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Trump’s power in the Republican Party is growing. Here’s how we know

A huge majority of people at a Conservative Political Action Conference in Texas this weekend said they wanted former President Donald Trump to be the GOP’s nominee in 2024

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Former President Donald Trump speaks at the CPAC.

Former president Donald Trump speaks at the Conservative Political Action Conference (CPAC) Sunday, July 11, 2021, in Dallas.

LM Otero, Associated Press

The GOP is ready to send former President Donald Trump back to Oval Office, at least according to an opinion poll of Conservative Political Action Conference attendees in Dallas this weekend.

A massive 70% of CPAC goers said they’d vote for Trump as the Republican presidential nominee in a hypothetical 2024 primary, Fox News reported. Florida Gov. Ron DeSantis, a Trump loyalists, came in second place with 21%, while no other Republicans received more than 1%, according to Fox News.

  • If Trump decides not to run in 2024 — although he continues to hint that he will run for the presidency again — DeSantis takes a Trump-sized lead with 68% of CPAC-ers nominating the Florida Republican.
  • Mike Pompeo, the Trump administration-era former secretary of state, came in second behind DeSantis on the sans-Trump ballot with a meager 5%, Fox News reported, while Sen. Ted Cruz, R-Texas, and Donald Trump Jr. each had 4% without Trump in the running.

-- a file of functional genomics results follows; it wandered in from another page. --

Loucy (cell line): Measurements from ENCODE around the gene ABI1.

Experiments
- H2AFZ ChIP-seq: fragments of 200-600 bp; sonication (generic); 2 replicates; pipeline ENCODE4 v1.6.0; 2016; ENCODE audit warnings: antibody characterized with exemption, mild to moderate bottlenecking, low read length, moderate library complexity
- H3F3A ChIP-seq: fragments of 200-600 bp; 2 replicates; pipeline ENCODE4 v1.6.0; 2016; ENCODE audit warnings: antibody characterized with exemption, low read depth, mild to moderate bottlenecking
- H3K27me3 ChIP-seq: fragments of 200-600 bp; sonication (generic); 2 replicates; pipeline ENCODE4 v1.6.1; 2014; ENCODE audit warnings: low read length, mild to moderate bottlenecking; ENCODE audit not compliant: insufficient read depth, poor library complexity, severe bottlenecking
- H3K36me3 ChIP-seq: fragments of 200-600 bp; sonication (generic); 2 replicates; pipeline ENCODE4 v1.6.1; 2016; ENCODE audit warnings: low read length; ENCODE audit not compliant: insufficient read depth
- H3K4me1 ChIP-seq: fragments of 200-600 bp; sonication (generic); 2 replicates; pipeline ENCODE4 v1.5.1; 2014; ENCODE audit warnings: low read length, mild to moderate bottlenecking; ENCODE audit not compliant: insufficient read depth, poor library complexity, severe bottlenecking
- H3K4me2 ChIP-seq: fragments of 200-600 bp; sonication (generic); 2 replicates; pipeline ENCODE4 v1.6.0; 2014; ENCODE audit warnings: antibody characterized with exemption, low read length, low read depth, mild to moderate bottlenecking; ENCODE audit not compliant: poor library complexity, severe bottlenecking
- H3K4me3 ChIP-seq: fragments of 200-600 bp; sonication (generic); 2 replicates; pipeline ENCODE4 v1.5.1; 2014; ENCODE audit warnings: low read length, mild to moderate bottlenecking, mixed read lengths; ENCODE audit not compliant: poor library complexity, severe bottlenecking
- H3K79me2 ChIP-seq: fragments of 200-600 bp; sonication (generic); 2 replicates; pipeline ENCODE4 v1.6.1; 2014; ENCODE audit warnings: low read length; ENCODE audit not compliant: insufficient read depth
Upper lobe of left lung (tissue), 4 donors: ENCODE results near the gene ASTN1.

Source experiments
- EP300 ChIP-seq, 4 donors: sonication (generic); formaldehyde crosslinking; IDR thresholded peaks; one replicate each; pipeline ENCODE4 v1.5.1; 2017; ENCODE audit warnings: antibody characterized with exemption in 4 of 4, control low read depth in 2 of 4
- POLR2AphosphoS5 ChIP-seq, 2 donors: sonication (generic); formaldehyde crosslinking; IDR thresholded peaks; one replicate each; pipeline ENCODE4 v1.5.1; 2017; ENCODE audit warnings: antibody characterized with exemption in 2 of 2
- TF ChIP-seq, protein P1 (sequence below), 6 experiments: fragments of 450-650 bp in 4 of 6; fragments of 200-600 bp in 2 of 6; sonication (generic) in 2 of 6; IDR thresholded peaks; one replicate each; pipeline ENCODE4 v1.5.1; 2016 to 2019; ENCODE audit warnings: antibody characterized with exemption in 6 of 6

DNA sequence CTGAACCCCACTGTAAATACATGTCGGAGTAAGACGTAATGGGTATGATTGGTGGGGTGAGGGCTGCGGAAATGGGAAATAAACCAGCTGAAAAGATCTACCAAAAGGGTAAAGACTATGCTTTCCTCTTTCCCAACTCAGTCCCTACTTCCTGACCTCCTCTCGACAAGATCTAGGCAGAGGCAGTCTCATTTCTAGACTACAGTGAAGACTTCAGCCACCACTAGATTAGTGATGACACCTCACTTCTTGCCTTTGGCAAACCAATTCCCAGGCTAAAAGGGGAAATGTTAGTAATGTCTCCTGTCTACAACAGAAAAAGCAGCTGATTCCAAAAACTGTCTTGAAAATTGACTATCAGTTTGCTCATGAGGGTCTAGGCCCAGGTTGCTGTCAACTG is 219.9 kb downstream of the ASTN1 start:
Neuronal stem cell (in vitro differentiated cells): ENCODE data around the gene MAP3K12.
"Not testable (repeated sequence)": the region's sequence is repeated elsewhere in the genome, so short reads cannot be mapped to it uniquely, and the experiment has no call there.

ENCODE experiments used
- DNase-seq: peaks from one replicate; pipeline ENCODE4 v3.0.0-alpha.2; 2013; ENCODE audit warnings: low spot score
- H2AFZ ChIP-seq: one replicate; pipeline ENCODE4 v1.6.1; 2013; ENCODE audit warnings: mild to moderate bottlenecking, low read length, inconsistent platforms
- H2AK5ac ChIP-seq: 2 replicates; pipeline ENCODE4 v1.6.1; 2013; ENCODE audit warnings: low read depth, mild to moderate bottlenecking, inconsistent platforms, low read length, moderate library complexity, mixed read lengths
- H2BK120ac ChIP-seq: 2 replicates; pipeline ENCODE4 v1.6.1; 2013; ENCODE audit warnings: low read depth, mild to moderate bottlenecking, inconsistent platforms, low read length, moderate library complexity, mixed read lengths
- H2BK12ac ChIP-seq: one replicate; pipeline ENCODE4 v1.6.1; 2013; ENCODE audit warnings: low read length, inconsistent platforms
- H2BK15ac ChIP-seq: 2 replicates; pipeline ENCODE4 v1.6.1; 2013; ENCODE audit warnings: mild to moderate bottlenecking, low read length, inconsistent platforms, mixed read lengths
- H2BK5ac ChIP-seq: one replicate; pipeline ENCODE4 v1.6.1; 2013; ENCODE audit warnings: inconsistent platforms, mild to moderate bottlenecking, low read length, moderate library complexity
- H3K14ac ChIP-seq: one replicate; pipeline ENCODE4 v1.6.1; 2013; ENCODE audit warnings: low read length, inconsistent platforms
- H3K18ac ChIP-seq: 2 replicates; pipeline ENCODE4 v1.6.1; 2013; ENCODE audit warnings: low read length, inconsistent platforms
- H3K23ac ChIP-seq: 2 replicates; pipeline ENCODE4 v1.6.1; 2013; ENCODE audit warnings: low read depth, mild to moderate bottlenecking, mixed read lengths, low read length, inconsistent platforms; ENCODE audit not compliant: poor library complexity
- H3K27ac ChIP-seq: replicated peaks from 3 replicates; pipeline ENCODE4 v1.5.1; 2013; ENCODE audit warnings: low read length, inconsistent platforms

Trump’s role as Republican Party leader is becoming stronger

This weekend’s CPAC straw poll results showed that Trump’s popularity — along with DeSantis’ — in the Republican Party has grown in the last six months, according to Forbes.

  • In February, only 55% of attendees of a similar CPAC event in Orlando, Florida, said they wanted Trump to lead the ticket in 2024, Forbes reported.
  • If Trump stayed in political retirement, or at least stayed off the presidential primary ballot in 2024, DeSantis lead the poll with 43% attending Republicans choosing him in February’s hypothetical presidential primary.

Poll results are fake, unless they’re good, Trump says

During his speech at the Dallas convention Sunday night, Trump said he only would have believed the results of CPAC’s straw poll if they were his favor, Business Insider reported.

  • “Now, if it’s bad, I just say it’s fake,” the former president told the crowd, reported Insider. “If it’s good, I say that’s the most accurate poll, perhaps ever.”
  • In the past, Trump has decried similar things he doesn’t like as false, like referring to unfavorable media coverage as “fake news.”